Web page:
How Exercise Affects a Woman’s Fertility


How Exercise Affects a Woman’s Fertility:

If you want to improve your health and fertility, you can assume that incorporating exercise into your routine is one of the best ways to do this. While this is partly true, it is not the whole story.

It is true that obesity can lead to low fertility, and to combat obesity, a combination of diet and exercise is generally recommended. Exercising regularly can also reduce stress, which is important when you are trying to deal with infertility.

But even with exercise, too much good can be harmful in some cases. How much exercise is too much? And how can too much exercise reduce your fertility? Research can provide some insight.

Infertility has been described as a devastating life crisis for couples, and it has a particularly strong effect on women, in terms of anxiety and depression. About 30% of infertility in women is due to ovulation, and while lifestyle factors such as physical activity are considered important, the relationship between exercise and ovulation is multifaceted and complex, and to this day about the exercise system. I have no clear recommendations.


Exercise intensity, duration and fertility

When you look at all the research at once, most of the evidence suggests that moderate exercise is good for everyone and can even improve fertility. However, high levels of exercise can affect fertility in at least some people. These findings are based on a wealth of evidence.

Search Methods: Published literature was searched until April 2016 using the terms ovulation, anovulatory, fertility, sport, physical activity and exercise. Both observational and intervention studies were considered, as well as studies that combined exercise with diet. Case studies and articles that did not report innovation/ovulation or ovarian morphology as results were excluded. Studies on drugs administered in addition to exercise were excluded.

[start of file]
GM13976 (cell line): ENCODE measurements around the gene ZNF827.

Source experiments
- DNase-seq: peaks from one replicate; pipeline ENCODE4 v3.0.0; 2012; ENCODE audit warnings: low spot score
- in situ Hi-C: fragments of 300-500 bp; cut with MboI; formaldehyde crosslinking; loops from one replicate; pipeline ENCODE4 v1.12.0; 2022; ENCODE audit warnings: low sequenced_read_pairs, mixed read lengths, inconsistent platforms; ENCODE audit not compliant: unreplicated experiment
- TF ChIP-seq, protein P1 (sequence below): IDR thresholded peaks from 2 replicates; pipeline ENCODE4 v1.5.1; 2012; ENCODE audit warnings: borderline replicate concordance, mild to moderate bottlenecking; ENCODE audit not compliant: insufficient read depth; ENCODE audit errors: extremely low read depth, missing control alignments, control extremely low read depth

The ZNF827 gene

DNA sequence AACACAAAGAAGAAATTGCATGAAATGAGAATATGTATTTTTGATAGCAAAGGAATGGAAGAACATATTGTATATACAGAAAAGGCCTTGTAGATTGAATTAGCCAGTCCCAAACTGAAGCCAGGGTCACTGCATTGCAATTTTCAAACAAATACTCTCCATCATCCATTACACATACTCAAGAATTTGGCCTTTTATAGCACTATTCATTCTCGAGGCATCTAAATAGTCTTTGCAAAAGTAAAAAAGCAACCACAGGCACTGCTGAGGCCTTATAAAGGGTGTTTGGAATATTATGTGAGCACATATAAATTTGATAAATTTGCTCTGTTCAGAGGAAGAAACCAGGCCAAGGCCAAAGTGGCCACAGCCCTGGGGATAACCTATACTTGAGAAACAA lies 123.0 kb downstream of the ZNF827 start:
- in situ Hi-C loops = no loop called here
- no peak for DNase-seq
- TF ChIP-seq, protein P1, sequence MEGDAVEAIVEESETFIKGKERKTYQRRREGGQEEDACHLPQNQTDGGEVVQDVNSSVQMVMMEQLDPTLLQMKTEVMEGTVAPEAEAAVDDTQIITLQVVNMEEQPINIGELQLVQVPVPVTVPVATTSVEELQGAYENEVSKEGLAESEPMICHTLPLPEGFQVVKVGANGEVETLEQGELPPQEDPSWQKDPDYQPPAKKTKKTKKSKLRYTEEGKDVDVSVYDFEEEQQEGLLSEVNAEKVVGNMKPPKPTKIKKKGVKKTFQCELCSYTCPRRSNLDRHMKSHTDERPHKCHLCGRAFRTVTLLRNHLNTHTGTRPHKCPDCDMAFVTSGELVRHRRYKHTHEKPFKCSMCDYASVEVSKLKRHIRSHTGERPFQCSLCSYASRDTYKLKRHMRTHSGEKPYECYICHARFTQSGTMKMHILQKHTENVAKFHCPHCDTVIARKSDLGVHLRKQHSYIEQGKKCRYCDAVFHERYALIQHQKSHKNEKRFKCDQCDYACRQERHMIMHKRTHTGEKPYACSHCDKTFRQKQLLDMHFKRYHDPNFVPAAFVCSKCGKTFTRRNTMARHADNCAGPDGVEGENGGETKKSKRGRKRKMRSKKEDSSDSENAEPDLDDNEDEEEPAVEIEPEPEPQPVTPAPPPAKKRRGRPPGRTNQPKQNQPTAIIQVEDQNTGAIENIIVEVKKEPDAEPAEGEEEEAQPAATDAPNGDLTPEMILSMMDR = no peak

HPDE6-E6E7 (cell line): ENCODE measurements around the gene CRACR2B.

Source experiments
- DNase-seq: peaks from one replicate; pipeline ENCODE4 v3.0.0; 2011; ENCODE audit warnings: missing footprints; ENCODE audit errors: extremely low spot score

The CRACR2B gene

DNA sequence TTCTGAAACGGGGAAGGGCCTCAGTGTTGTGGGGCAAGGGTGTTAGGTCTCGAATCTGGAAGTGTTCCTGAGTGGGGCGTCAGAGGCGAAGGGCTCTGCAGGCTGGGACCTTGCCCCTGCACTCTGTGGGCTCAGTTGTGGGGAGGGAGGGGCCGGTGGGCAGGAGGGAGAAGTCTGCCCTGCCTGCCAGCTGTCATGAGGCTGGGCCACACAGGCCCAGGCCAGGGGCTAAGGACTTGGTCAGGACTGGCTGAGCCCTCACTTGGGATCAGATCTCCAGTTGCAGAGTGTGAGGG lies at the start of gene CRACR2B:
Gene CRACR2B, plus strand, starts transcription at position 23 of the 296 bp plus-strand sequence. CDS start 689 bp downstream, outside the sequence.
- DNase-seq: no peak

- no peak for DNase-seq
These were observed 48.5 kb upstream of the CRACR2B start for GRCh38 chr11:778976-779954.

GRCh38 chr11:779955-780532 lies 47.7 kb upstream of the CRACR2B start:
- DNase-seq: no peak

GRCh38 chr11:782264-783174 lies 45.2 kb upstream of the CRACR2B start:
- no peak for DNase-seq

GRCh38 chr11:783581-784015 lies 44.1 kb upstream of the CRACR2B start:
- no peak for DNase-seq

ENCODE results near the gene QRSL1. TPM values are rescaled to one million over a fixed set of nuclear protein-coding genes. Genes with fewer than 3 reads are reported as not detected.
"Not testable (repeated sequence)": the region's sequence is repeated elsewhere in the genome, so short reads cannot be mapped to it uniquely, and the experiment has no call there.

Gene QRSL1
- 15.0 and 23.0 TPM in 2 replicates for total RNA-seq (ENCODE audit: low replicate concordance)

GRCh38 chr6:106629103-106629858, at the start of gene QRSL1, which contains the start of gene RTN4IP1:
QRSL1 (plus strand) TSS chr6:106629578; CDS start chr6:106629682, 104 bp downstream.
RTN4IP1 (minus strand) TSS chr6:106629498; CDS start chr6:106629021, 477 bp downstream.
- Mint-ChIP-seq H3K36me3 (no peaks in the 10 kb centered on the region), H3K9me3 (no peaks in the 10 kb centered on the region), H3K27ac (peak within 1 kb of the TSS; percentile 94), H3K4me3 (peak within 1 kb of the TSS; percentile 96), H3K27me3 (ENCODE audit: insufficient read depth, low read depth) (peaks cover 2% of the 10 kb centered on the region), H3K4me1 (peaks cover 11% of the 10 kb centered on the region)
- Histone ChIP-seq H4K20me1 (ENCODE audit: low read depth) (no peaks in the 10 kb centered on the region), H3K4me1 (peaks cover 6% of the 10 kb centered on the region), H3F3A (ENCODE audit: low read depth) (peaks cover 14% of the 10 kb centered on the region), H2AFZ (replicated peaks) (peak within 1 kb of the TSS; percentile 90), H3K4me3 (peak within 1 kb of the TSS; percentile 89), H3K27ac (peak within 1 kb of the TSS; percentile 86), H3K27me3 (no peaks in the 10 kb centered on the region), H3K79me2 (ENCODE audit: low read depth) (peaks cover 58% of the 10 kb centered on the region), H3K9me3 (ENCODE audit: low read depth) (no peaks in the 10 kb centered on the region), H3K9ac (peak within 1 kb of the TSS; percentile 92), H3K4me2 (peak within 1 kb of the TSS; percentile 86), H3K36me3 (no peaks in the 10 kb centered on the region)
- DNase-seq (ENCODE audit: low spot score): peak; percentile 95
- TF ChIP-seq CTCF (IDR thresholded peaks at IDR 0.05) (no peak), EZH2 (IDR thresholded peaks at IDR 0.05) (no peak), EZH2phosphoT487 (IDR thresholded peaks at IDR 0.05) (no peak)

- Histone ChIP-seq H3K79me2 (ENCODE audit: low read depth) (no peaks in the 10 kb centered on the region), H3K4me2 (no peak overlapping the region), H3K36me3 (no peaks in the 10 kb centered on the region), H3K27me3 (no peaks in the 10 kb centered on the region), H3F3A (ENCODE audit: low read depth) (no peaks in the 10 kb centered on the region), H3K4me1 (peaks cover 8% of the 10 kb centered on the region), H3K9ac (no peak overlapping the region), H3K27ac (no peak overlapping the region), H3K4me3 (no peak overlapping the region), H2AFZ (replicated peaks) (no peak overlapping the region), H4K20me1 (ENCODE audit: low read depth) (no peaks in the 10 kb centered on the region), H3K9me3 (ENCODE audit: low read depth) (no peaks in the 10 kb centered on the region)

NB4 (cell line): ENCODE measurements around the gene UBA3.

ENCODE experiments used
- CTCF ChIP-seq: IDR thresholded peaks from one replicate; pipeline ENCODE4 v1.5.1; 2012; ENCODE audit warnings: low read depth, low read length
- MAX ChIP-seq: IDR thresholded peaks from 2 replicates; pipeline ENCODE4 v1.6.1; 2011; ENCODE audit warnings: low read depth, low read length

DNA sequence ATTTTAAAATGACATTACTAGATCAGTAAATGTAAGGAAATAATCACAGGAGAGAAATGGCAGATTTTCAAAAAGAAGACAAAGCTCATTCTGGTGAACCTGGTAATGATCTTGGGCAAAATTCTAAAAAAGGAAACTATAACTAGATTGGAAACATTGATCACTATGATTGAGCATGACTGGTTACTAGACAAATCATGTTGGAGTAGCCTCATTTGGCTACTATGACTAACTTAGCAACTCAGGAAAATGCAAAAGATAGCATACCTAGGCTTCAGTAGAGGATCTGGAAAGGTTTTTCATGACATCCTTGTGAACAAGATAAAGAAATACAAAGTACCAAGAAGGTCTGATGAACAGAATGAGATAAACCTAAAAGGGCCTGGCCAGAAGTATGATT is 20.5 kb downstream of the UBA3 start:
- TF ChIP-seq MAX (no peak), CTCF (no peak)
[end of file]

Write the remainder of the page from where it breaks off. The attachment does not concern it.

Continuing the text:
The benefits of exercise on fertility

Exercise has many health benefits for the average person, but for a woman trying to conceive, exercise can help eliminate, or at least eliminate, some of the causes of infertility:

Stress reduction: Stress not only affects your overall health but it can also affect your ability to conceive. Although stress does not directly cause infertility, it can lead to unhealthy behaviors that contribute to infertility, such as unhealthy eating, drinking and smoking. Exercisers handle stress better and have less stress than non-exercisers. More about exercising to relieve stress.

Weight loss: Obesity has been linked to infertility. Numerous studies have shown that obese women are more likely to have reproductive problems and, if they become pregnant, have a higher risk of miscarriage and birth complications. ۔ A regular cardio and strength training program is a key component of any weight loss program with a healthy diet.


The relationship between exercise and fertility

Even if you do not want to lose weight, exercise should be a part of your daily routine. Exercising for 30 minutes a day reduces the risk of oval factor infertility, but it can also be a very good thing. Excessive exercise or physical activity for more than 60 minutes a day can actually have the opposite effect and increase the risk of oval factor infertility. When it comes to the type of exercise, a general rule of thumb is to stick to activities and fitness routines that give you energy, rather than tiring you out completely.